Abstract

Station site effects, uncertainties in seismic source spectrum, and instrument response errors are among the well-known frequency-dependent contaminating factors that limit the reliability of short-period Q measurements of regional phases. For the Pn wave, a regional phase of importance for both magnitude determination and nuclear test ban verification, the problem is made worse by the added uncertainty of its geometric spreading function. For realistic earth models, the Pn geometric spreading function is likely to depart drastically from that expected of canonical head waves. The extent of this departure is sensitively dependent upon the regional crust/mantle structure, making geometric spreading assumption a conspicuous source of disagreement among the published Pn attenuation (QPn) estimates.

We describe a technique, referred to here as the extended reversed two-station method (RTSM), for simultaneous determination of QPn and geometrical spreading function. The formulation, being designed to bring about direct cancellation of the contaminating source, station and instrument effects, is a reliable tool for mapping the Pn propagation characteristics over continental paths, long and short.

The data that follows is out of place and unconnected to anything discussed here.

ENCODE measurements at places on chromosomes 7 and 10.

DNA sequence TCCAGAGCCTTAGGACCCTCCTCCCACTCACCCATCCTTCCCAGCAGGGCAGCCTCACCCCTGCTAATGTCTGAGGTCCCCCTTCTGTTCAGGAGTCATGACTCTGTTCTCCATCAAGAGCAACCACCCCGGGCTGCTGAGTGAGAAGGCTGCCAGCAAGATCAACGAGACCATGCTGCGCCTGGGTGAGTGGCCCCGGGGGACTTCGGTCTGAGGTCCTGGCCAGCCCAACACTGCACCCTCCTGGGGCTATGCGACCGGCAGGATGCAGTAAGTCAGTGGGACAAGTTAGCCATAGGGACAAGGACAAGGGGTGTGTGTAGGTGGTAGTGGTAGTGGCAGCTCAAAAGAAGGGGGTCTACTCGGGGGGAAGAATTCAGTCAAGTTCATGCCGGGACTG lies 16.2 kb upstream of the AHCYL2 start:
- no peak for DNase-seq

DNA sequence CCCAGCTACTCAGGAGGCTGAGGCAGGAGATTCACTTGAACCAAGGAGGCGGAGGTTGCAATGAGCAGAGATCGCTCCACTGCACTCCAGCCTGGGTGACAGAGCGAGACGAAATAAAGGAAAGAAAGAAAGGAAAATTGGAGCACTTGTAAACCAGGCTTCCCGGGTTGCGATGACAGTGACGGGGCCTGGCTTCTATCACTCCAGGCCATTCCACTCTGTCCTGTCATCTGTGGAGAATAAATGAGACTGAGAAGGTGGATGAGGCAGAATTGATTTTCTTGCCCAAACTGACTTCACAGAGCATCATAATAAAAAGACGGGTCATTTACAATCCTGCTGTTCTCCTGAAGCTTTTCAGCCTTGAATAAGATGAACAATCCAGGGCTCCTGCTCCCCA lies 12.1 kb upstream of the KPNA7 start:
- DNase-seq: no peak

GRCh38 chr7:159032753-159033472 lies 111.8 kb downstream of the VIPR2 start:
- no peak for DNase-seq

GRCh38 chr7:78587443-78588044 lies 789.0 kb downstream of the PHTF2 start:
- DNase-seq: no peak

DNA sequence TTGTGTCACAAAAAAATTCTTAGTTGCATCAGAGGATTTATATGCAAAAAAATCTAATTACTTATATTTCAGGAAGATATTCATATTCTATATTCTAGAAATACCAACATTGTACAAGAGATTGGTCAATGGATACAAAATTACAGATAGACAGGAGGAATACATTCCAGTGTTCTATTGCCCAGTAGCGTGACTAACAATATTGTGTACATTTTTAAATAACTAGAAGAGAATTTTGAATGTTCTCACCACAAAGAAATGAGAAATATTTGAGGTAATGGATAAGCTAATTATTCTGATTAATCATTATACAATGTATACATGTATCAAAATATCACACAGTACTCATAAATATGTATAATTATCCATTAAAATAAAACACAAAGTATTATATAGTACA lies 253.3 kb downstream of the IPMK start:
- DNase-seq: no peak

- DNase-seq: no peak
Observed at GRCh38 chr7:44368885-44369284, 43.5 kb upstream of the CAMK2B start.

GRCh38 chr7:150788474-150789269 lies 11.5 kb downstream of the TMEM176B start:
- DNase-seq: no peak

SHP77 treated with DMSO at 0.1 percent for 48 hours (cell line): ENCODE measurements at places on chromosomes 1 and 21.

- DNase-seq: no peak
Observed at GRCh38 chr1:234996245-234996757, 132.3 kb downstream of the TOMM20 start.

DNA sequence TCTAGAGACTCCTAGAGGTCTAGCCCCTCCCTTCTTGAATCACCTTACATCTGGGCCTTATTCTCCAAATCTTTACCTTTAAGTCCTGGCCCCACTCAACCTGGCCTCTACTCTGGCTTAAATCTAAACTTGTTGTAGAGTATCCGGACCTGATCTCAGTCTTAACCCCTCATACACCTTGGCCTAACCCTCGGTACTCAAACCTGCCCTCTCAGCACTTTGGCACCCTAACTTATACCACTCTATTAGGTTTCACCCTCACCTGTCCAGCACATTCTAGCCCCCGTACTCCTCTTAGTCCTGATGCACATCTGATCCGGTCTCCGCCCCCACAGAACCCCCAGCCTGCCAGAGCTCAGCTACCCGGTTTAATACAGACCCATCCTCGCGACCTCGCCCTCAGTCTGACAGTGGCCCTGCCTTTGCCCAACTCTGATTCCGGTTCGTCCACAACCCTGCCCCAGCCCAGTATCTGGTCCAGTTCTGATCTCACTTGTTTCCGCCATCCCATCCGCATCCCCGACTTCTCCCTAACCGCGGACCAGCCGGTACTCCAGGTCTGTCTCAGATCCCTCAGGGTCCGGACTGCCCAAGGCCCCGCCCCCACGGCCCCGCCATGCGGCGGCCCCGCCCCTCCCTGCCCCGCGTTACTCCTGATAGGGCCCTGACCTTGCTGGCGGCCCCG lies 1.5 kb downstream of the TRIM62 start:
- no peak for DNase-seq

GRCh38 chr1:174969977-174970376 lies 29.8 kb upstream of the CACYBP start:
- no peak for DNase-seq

The extended RTSM has been tested using Pn spectral amplitude data derived from seismic records of the Eastern Canada Telemetered Network (ECTN). We find the spreading rate coefficient n in the power-law representation of the geometric spreading (dn, d being epicentral distance) to be frequency dependent, increasing from 1.11 at 1 Hz to 1.77 at 20 Hz. Our QPn model in eastern Canada takes the form of QPn = 189f0.87. The results from eastern Canada suggest that: (a) there exists a significant positive velocity gradient in the uppermost mantle (≧ 0.0037 sec−1); (b) the regionally recorded Pn waves are dominated by the superposition of a series of interfering diving waves bent by the velocity gradient and internally reflected at the underside of the Moho discontinuity; and (c) the very strong frequency-dependence of QPn we found in this study region may not be unique among low-attenuating shield and platform regions.

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